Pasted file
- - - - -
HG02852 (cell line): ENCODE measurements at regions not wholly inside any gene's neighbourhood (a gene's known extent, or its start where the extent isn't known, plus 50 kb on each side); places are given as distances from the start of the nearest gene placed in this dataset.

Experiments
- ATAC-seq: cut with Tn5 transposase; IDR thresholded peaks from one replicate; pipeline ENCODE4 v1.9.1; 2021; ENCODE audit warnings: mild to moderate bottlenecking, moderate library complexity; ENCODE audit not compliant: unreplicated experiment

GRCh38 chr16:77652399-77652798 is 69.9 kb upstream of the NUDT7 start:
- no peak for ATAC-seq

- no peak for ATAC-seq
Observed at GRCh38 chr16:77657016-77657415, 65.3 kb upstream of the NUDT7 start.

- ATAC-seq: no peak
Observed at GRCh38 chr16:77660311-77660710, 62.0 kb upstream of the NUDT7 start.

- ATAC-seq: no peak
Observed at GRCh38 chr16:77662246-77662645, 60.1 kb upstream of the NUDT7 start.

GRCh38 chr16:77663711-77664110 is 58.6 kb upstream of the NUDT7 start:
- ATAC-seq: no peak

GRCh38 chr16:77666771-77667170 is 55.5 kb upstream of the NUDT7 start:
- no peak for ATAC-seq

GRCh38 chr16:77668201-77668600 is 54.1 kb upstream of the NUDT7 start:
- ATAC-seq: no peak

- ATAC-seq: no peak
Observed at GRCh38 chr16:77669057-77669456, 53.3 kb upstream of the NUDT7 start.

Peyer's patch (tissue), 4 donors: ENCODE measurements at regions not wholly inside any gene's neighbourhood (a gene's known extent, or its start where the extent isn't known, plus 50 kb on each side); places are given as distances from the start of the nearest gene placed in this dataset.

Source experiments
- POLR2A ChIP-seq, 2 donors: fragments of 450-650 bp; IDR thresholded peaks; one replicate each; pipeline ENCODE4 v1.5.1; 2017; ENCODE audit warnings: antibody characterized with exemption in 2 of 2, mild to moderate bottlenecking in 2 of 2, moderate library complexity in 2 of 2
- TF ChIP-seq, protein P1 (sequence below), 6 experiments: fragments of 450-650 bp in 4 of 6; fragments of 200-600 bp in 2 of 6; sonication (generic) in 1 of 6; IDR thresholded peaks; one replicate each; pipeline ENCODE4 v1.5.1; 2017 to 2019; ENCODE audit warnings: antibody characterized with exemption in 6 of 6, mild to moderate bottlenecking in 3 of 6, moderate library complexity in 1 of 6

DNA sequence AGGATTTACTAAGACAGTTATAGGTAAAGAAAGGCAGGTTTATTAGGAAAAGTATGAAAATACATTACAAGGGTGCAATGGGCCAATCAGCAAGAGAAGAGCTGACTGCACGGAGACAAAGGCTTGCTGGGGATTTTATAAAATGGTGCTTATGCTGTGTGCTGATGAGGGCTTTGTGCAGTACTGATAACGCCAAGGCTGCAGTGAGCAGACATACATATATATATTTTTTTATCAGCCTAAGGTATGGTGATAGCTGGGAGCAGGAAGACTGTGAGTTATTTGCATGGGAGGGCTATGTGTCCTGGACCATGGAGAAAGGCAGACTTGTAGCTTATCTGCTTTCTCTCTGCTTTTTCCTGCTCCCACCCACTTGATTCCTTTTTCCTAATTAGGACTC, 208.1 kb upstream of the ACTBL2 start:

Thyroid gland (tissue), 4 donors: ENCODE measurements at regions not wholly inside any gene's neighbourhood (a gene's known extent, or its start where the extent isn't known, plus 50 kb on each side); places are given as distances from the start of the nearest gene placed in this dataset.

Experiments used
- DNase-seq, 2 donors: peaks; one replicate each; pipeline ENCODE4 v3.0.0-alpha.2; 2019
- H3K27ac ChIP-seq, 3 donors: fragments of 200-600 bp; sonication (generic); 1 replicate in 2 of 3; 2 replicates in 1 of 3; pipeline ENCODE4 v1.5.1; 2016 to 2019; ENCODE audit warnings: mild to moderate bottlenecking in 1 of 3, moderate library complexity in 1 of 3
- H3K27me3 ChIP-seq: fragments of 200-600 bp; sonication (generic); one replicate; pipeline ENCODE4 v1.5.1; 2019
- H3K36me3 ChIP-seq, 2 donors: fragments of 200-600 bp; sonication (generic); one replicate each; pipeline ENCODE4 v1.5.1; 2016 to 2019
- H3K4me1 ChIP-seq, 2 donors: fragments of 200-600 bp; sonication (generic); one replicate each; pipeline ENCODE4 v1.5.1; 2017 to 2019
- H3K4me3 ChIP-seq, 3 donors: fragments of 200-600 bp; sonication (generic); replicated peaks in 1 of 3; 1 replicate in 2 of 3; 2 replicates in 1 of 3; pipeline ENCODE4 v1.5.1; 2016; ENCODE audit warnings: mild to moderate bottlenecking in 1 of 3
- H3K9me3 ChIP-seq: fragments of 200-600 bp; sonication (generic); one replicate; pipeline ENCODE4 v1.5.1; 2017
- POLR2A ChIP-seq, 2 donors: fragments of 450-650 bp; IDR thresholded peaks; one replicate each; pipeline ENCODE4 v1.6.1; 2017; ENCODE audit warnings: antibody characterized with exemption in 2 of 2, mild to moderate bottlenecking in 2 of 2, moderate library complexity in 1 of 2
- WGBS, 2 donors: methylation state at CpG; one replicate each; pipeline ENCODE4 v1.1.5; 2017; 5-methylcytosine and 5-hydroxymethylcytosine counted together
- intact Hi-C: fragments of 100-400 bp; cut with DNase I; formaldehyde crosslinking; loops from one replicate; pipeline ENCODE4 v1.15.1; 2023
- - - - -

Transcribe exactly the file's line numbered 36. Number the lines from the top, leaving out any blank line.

- intact Hi-C: fragments of 100-400 bp; cut with DNase I; formaldehyde crosslinking; loops from one replicate; pipeline ENCODE4 v1.15.1; 2023